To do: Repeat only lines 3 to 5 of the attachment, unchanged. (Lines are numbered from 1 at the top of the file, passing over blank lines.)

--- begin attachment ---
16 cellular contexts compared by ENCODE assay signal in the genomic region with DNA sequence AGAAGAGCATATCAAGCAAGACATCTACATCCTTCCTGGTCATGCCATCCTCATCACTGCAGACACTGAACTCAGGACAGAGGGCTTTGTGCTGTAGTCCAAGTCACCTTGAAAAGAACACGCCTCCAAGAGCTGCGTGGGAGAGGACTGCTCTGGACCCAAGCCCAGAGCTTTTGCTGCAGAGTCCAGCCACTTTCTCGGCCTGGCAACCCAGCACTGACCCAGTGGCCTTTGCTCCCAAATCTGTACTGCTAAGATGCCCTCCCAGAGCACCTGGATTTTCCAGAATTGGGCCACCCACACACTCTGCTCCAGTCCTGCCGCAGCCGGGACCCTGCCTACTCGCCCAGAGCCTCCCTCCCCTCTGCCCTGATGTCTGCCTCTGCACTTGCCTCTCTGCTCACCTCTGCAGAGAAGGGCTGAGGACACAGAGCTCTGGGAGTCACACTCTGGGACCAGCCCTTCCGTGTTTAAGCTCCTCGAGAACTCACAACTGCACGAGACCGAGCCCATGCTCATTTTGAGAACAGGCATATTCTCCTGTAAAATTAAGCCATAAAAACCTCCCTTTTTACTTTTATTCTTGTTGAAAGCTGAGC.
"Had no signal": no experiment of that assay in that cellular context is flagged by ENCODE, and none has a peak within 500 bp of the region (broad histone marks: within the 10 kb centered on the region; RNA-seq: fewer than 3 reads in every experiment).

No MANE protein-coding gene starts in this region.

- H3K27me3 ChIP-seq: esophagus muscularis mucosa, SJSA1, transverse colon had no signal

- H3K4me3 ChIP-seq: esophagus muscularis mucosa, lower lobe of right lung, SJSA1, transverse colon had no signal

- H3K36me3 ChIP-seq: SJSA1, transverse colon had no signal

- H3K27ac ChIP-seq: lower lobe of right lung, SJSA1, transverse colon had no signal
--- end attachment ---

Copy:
No MANE protein-coding gene starts in this region.

- H3K27me3 ChIP-seq: esophagus muscularis mucosa, SJSA1, transverse colon had no signal

- H3K4me3 ChIP-seq: esophagus muscularis mucosa, lower lobe of right lung, SJSA1, transverse colon had no signal